“By four on the beach, the weekend after Labor Day, there is a thin, drifting coolness in the air. The sun will soon be marking its late-summer season descent over the peaked beach cottages at Manasquan. My sister Ginny and I are wrapped, fully burka-like, in beach towels, changing from our bathing suits into our pajamas for one last feature at the drive-in before the beginning of school and the end of all that is good. My mother is nearby, standing guard as we reach out and hand her sand-filled swimsuits that, as we are growing now, we may never see again”.

“We grab hot dogs and ice cream for dinner at Carlson’s Corner. We watch burly men pull in striped bass and fluke off the Manasquan jetty. And we chase each other around the pavilion where today the ghost of my beautiful grandmother sits, enjoying the late-summer ocean breeze. And then, we’re all packed in the car heading off to the Shore drive-in”.

“By dusk, Ginny and I are ‘neath the arc of the huge screen and the playground below with a dozen or more other kids, holding on to the roundabout until we come uncorked, spinning off in a dizzy trance”.

“Then dusk, and here come the cartoons — classic Daffy Duck and Bugs Bunny — and it’s a run back to the car as we hear my dad leaning on the car horn, egging on the main feature. The screen clock starts ticking down, ten minutes for snacks and bathrooms before the show starts, and it’s on”.

“Tonight, we’ll see just one film — something my parents wanted to see called Blonde in a White Convertible — that has my mother telling us, “Don’t look! Don’t look!” for certain adult scenes. And then it’s an early ride home”.

“About halfway back, on a pitch-black Route 33 — slightly past the recently defunct Cowboy City theme park, where at one time you could see a cheeseball shoot-out on Main Street, any weekend afternoon — a young buck comes bolting out of the wooded Earle Naval Ammunition depot on the right side of the highway and leaps over the hood of the car, its body filling the entire windshield, its left eye shining with blood, animal spirits, and fear. And we are only measurable inches away from eternity. Before he miraculously disappears into the woods, a late-summer spirit on the far side of the highway”.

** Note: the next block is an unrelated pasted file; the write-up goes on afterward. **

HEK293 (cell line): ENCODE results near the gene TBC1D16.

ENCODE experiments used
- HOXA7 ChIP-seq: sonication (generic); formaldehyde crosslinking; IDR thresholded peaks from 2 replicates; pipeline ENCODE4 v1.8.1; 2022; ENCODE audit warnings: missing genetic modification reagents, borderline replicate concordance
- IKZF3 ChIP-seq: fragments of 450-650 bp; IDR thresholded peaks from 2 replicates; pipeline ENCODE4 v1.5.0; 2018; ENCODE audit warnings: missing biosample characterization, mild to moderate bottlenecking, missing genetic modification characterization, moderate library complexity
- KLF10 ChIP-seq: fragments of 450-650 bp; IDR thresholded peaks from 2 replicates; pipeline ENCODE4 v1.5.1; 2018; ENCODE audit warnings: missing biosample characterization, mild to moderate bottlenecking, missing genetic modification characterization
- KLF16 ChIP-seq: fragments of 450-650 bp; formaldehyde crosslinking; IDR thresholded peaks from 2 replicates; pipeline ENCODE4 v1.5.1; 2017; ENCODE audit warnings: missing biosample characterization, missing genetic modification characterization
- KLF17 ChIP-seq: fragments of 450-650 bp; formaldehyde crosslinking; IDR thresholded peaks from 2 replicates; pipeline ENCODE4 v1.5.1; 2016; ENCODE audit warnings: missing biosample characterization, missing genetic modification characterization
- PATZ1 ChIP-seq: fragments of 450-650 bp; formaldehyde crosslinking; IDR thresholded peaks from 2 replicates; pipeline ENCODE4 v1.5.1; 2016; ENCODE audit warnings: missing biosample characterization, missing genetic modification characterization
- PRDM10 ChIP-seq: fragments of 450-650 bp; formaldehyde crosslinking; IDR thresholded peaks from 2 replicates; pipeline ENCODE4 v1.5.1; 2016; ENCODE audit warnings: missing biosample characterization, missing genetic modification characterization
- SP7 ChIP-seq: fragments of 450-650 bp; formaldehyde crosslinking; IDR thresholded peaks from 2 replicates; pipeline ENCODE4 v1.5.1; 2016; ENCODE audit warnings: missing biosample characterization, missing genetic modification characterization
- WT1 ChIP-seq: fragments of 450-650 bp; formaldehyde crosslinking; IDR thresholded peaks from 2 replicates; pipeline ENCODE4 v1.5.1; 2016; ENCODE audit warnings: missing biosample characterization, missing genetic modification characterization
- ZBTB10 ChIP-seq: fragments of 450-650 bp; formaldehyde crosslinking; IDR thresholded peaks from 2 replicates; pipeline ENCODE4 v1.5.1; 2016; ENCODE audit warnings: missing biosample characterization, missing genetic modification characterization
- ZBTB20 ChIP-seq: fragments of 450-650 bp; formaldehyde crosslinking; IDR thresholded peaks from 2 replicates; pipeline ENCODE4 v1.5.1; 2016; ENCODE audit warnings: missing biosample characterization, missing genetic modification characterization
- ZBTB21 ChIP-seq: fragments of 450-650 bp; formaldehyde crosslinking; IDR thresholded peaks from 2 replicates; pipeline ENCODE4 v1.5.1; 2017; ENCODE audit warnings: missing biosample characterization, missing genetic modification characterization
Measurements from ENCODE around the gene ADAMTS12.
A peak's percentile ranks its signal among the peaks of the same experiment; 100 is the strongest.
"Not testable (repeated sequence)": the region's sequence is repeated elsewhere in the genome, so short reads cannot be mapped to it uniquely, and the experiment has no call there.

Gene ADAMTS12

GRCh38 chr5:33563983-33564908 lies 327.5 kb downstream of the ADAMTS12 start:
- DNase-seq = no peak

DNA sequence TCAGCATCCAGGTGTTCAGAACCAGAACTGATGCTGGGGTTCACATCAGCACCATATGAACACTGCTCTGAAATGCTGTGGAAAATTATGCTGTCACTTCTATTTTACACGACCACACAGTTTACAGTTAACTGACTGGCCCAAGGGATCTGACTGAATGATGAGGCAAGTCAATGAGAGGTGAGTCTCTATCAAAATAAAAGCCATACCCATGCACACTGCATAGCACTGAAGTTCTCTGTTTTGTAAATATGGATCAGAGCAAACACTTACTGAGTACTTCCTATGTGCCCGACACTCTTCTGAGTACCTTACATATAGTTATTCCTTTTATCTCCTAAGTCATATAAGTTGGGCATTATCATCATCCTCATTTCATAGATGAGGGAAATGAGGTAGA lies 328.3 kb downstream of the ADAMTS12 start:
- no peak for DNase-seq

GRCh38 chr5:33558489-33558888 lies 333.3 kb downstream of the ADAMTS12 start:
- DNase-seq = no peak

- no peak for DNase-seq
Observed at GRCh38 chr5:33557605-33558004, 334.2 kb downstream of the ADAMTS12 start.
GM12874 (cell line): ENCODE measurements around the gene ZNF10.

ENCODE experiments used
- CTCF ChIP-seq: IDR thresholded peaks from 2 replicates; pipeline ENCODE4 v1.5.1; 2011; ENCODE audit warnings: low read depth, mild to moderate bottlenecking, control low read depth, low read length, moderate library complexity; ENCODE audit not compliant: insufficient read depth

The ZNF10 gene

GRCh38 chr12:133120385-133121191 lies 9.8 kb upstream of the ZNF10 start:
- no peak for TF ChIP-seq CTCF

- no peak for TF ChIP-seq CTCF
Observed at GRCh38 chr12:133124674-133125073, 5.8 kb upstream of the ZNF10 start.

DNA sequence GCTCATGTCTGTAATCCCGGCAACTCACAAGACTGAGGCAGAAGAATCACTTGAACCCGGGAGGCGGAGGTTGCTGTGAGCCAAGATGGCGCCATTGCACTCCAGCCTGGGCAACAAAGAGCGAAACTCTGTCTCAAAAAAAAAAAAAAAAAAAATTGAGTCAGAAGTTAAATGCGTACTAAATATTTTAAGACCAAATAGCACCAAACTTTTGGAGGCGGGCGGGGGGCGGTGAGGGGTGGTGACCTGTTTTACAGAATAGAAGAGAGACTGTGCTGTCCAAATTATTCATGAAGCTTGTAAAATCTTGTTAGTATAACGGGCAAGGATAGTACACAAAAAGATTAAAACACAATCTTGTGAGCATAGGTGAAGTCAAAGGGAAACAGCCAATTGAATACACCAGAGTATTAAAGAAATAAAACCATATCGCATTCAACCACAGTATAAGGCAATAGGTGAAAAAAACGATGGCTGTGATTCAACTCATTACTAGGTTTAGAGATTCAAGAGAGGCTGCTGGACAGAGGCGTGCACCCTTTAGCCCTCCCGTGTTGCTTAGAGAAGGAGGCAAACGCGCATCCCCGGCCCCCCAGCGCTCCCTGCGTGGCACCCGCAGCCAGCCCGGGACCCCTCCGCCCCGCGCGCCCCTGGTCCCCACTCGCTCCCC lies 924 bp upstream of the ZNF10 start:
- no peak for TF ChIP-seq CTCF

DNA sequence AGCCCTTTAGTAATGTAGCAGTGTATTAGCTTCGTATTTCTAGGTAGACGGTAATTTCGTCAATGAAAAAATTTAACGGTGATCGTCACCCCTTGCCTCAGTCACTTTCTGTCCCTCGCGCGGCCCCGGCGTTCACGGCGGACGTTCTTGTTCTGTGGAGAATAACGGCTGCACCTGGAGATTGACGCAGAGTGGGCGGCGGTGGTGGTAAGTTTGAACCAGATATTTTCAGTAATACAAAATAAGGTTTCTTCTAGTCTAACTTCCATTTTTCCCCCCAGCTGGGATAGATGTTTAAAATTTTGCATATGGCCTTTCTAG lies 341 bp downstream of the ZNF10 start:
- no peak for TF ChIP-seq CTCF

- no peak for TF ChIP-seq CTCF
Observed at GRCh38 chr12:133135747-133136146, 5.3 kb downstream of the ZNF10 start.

“The car is in an uproar. We have crossed paths with wild, feral magic. Summer is over. So until we meet again, stay strong, stay smart, stay healthy, stay safe, stay summer… and I’ll see you on the beach”.


The Beach Boys – “Caroline No”
The Doors – “Summer’s Almost Gone”
The Chantels – “Summer’s Love”
Stanley Kunitz’s “End of Summer” (Gedicht)
Peter Wolf und Neko Case – “The Green Fields of Summer”
Afghan Whigs – “Summer’s Kiss”
The Motels – “Suddenly Last Summer”
The Drifters – “I’ve Got Sand in My Shoes”
Beck – “Phase + Turn Away”
Iain Archer – “Summer Jets”
R.E.M. – “Summer Turns to High”
Beck – “Morning”
John Prine – “Summer’s End”
Michael Andrews – “A Long Summer Since Passed”
Van Morrison – “These Are the Days”
The Beach Boys – “Think About the Days”
The Beach Boys – “Summer’s Gone”
Frank Sinatra – “Summer Wind”

Mehr Infos:


Sep 3 2020

Bruce Springsteen Live – Von seinem Zuhause in dein Zuhause / Volume 11

Am ersten Montag im September wird in den Vereinigten Staaten der “Labor Day” begangen. Der “Tag der Arbeit” erinnert an den Gewerkschaftsvertreter Terence Vincent Powderly, der im Jahre 1869 die “Knights of Labor” (Ritter der Arbeit) gründete und sich als Wortführer der Arbeitnehmer für einen Achtstundentag einsetzte. Darüber hinaus vertrat der Visionär die Meinung, dass alle Menschen, unabhängig von Rasse und Geschlecht, für die gleiche Arbeit auch den gleichen Lohn erhalten sollten.

Das “Labor Day” Wochenende läutet gleichzeitig das Ende der Summer Holidays (Sommerferien) ein. Besonders Familien nutzen diesen staatlichen Feiertag, um noch einmal die Strände zu besuchen und Sonne zu tanken. Tags drauf sind alle schulpflichtigen Jugendlichen aufgerufen, in die High Schools, Colleges und Elementary Schools zurückzukehren.

Bruce Springsteen präsentierte am 1. September 2020 die elfte Ausgabe seiner Radioshow “From My Home to Yours” auf Sirius XM E Street Radio und ging der Frage nach, ob er als Rock Star über die Sorgen der Arbeiterklasse sprechen und urteilen darf. Bruce Springsteen sagte, dass die Arbeiter arbeiten und die Autoren schreiben. Trotzdem spiegeln sich in Bruce Springsteens Lieder immer wieder die Anliegen der Arbeiter wieder.

“Greetings E Street Nation, friends, fans and listeners from coast to coast! Welcome to our Labor Day extravaganza. Today we are celebrating the American working man and woman — all the folks that keep our world spinning ’round and ’round”.

Bruce Springsteen spielte während der zweistündigen Show viele Songs und nutzte die Gelegenheit, um einige Gedichte und Texte zu rezitieren. Unter anderem erinnerte Springsteen an den im Jahre 1879 in Schweden geborenen Emmanuel Häggling, der anno 1902 mit seiner Familie nach New York emigrierte. Dort angekommen gab er sich den Namen Joe Hill und zog nach Westen, um in Kalifornien heimisch zu werden und sich der radikalen Gewerkschaft “Industrial Workers of the World” anzuschliessen. Joe Hill organisierte in der Folgezeit Streiks und arbeitete an einer neuen Lohnskala, die den Arbeitern kürzere Arbeitszeiten und bessere Lebensumstände versprach.

Am 10. Januar 1914 wurde Joe Hill der Prozess gemacht. Er wurde trotz mangelnder Beweise angeklagt, einen Lebensmittelhändler ermordet und ausgeraubt zu haben. Obwohl der schwedische Generalkonsul als auch US Präsident Woodrow Wilson Einspruch einlegten, wurde er vom obersten Gerichtshof des Staates Utah zum Tode verurteilt und am 19. November 1915 hingerichtet.